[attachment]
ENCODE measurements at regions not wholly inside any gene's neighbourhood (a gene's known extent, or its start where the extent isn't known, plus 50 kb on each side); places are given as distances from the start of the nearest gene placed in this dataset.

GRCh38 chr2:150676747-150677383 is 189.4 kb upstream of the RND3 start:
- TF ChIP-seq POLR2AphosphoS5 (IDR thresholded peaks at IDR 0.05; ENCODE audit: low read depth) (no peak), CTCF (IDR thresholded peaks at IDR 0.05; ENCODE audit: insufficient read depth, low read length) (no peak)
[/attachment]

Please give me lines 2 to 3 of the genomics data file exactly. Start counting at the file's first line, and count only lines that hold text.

GRCh38 chr2:150676747-150677383 is 189.4 kb upstream of the RND3 start:
- TF ChIP-seq POLR2AphosphoS5 (IDR thresholded peaks at IDR 0.05; ENCODE audit: low read depth) (no peak), CTCF (IDR thresholded peaks at IDR 0.05; ENCODE audit: insufficient read depth, low read length) (no peak)